FACTORS AFFECTING STUDENT EVALUATIONS OF THEIR INSTRUCTORS: CONSTRUCT VALIDATION IN A REAL-WORLD SETTING (TEACHERS, PERFORMANCE APPRAISAL)
ELLIS, RANDI S.
Doctor of Philosophy thesis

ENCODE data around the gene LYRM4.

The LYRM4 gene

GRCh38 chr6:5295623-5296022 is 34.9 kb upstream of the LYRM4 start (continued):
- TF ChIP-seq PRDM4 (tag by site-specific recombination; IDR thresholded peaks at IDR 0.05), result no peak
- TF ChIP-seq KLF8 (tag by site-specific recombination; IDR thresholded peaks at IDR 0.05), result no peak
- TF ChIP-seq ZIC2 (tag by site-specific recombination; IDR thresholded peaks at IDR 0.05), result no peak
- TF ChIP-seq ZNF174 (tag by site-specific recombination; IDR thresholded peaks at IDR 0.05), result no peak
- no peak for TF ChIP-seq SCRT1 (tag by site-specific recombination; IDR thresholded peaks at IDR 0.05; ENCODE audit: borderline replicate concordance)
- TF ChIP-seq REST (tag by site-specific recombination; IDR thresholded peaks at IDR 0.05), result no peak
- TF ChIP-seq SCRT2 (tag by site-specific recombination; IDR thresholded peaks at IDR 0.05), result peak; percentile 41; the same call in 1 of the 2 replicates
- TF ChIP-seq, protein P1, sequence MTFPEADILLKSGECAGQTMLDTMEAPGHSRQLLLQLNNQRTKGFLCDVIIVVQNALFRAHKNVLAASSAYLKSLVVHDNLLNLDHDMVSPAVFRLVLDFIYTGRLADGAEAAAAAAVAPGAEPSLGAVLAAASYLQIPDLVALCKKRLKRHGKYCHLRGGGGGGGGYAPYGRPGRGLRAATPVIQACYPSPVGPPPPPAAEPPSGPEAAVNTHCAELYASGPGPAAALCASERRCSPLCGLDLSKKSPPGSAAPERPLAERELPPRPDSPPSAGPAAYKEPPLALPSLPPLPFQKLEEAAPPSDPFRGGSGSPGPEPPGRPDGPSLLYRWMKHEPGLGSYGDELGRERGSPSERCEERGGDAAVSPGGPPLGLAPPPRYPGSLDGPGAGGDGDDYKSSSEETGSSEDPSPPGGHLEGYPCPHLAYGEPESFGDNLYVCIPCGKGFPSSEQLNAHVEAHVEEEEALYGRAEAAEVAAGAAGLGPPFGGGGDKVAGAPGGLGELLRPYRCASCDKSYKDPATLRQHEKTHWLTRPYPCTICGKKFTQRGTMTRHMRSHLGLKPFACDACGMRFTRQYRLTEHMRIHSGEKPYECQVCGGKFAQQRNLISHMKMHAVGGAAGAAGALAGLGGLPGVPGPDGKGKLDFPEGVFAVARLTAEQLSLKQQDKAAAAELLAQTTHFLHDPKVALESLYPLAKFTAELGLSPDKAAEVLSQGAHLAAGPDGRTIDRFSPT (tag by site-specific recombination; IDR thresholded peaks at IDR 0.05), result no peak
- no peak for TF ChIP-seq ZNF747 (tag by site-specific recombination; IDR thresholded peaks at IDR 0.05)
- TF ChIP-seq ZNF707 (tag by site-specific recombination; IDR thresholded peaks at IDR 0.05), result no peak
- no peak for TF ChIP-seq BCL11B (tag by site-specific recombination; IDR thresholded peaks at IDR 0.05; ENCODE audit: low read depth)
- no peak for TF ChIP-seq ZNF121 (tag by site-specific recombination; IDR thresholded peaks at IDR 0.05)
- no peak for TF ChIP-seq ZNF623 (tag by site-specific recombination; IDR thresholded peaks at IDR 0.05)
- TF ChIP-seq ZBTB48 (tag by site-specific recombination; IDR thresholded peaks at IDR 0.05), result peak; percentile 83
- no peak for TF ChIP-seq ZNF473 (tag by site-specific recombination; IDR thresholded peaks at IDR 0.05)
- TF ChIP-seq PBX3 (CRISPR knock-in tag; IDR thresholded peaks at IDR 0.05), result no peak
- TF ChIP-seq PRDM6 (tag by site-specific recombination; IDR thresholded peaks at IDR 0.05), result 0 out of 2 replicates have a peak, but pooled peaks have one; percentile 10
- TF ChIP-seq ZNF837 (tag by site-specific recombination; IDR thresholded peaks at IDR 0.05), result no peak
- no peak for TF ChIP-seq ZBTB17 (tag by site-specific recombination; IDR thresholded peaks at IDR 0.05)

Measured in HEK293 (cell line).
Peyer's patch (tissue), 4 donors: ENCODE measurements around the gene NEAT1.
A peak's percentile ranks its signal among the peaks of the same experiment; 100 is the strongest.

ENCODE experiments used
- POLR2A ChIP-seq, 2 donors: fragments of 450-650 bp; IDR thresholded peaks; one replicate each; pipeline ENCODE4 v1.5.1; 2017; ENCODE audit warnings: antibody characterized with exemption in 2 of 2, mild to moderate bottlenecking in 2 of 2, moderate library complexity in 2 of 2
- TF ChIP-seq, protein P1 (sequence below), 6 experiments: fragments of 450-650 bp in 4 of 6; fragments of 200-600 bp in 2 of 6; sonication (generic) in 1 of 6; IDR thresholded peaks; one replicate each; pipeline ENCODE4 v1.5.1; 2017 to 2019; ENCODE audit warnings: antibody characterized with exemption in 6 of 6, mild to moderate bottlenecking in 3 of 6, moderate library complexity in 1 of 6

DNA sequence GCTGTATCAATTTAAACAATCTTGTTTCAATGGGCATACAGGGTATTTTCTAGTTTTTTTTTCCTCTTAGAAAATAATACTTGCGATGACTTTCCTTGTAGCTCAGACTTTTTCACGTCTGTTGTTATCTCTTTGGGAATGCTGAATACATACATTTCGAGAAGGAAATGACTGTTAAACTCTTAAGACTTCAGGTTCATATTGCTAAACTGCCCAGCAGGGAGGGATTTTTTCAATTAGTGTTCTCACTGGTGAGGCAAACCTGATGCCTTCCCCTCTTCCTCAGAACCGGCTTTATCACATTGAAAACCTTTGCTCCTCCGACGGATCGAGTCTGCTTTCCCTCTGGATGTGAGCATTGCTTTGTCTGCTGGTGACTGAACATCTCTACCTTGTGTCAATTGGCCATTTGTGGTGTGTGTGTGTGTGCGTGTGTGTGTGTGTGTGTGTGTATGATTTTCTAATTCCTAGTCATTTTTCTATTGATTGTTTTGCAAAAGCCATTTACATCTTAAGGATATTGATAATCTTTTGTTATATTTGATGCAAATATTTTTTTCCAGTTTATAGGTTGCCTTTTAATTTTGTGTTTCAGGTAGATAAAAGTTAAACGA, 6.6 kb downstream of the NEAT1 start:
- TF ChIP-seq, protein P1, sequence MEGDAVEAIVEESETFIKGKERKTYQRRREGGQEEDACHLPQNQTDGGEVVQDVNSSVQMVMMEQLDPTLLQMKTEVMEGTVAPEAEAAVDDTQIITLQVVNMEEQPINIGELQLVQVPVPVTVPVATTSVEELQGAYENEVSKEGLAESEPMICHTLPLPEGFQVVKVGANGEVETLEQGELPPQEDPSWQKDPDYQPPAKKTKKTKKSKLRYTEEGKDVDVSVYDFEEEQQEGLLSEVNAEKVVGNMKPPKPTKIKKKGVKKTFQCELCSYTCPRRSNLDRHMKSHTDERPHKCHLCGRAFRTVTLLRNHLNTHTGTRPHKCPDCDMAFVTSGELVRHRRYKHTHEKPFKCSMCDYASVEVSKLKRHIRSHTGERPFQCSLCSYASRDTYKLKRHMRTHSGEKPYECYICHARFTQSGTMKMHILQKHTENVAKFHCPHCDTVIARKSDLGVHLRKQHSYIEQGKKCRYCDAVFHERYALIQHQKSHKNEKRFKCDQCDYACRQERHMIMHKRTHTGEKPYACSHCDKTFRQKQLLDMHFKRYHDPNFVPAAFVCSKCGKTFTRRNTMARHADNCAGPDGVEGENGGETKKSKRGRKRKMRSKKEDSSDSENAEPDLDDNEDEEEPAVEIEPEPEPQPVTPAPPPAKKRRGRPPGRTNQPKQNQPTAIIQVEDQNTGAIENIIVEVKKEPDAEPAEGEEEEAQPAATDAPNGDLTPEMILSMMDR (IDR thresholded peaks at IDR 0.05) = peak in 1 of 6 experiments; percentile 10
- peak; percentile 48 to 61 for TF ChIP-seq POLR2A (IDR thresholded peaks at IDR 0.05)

The use of students to appraise the performance of college teachers has been questioned by educators because of concerns over potential biasing factors relating to intrinsic characteristics of the students, such as reasons for taking the course, perceptions of progress or success in the course relative to expectations, and perceived course workload. However, the construct validity of questions asked to measure these potentially biasing constructs has not been systematically examined, thus casting a shadow on previously published causal models of the relationships among these factors. Cross-sample construct validation was conducted on five factors cited in the literature: prior interest in the subject matter, reason for taking the course, strength of motivation to take the course, perceived course workload or difficulty, and estimated relative progress in the course. A sixth factor of global teacher evaluation items was added to verify the relationship between ratings and the other five factors. Exploratory and confirmatory factor analysis showed that, of the five, only the workload/difficulty construct exhibited validity as a distinct construct. Prior interest, reason for taking the course, and strength of motivation were basically all components of a broader construct of desire or drive to take the course. Estimated progress turned out to have two separate components, one positive and student-related (satisfaction) and one negative and teacher-related (dissatisfaction).